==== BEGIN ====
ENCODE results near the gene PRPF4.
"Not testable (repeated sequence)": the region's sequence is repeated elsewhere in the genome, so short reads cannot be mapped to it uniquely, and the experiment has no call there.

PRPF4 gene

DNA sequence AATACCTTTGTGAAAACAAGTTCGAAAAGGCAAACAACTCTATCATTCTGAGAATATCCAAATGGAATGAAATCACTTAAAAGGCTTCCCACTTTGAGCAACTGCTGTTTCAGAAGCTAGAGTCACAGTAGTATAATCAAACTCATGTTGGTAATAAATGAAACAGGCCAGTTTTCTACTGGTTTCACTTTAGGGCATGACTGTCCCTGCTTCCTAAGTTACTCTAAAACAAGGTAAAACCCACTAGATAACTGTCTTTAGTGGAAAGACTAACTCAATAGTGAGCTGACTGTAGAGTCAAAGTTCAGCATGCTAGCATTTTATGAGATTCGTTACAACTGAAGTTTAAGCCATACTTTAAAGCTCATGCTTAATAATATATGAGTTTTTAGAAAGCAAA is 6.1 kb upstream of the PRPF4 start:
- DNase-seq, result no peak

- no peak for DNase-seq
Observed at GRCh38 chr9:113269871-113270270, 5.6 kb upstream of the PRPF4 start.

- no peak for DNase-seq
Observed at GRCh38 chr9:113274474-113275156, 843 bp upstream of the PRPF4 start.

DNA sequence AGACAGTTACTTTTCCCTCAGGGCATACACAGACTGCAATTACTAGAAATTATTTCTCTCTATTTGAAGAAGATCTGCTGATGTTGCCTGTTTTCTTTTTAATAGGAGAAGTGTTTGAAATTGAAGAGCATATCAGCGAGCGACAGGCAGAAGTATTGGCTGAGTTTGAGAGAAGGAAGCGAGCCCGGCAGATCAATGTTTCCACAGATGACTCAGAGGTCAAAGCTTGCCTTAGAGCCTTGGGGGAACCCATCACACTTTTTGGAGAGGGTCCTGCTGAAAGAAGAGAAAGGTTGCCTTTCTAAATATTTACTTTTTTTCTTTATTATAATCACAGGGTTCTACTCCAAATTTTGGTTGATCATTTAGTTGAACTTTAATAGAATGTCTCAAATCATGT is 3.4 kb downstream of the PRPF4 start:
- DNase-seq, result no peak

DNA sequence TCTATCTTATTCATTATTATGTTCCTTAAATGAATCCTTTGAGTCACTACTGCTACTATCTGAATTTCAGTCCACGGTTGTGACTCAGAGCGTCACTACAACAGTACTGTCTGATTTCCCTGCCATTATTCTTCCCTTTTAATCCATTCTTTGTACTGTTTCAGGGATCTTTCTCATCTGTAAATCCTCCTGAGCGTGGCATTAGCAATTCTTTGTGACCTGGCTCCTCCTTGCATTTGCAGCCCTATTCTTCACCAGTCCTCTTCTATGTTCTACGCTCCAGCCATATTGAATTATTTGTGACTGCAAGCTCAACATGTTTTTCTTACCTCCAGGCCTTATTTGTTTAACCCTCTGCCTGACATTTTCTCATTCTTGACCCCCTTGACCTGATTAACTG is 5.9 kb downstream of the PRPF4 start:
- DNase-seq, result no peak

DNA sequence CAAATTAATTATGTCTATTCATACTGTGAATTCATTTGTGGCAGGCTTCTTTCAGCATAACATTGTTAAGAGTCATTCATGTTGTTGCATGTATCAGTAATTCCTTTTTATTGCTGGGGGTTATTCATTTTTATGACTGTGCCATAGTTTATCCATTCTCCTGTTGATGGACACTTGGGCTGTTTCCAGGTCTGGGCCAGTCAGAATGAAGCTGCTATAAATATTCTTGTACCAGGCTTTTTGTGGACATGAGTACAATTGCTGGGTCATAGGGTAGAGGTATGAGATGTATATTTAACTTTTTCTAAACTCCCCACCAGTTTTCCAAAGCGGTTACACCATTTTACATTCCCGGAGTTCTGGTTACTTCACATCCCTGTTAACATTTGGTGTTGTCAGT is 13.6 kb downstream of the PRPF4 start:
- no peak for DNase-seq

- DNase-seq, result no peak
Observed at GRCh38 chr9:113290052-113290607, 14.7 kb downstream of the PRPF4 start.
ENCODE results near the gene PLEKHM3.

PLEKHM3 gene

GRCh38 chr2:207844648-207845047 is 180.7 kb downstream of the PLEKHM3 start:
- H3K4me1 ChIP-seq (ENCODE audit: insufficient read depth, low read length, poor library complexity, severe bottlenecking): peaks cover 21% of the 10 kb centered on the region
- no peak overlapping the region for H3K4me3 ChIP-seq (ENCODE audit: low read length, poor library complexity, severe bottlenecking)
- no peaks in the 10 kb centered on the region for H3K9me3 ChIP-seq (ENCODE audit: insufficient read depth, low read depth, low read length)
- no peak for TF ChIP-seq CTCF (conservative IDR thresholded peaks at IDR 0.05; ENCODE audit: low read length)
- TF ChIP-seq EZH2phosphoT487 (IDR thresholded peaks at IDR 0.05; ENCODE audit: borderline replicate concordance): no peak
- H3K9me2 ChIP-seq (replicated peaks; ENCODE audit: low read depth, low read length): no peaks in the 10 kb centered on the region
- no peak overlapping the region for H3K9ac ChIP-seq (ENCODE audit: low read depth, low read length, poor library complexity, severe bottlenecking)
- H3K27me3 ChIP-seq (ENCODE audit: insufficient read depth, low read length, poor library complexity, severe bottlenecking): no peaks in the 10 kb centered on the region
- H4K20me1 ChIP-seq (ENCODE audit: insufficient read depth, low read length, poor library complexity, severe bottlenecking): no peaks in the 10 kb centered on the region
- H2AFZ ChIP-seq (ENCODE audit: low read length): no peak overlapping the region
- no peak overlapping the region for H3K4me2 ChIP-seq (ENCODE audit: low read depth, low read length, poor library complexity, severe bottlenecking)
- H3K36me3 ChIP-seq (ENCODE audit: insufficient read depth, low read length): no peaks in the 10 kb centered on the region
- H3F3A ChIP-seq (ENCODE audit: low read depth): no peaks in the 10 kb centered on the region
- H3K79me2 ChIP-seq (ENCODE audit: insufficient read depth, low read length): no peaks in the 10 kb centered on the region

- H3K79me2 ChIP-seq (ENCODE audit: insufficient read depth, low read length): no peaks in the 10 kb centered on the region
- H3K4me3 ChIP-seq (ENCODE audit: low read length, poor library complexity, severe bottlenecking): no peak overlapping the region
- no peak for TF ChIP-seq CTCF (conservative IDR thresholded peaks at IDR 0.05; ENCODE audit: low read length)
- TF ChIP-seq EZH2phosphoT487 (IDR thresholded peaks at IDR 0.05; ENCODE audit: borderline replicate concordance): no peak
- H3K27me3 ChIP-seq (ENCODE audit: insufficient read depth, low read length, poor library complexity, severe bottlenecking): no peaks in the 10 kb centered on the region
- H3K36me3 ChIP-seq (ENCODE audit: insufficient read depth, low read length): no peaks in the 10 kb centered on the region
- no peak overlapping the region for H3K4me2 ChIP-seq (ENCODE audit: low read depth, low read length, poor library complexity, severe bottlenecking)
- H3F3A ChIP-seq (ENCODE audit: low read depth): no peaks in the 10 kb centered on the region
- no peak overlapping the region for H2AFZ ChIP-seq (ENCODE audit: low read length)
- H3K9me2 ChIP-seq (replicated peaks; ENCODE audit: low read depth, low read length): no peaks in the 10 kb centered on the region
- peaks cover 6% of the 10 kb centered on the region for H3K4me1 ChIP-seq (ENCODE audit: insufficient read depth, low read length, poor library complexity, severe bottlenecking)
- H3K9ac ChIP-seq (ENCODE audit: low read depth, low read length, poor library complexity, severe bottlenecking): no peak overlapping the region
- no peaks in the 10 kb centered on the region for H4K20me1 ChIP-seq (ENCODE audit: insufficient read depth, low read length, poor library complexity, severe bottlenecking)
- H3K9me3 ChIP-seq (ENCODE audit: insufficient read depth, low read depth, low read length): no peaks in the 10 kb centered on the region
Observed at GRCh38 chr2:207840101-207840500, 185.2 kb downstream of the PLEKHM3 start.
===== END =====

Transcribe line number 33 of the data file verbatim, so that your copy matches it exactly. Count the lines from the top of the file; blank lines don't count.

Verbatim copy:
- H3F3A ChIP-seq (ENCODE audit: low read depth): no peaks in the 10 kb centered on the region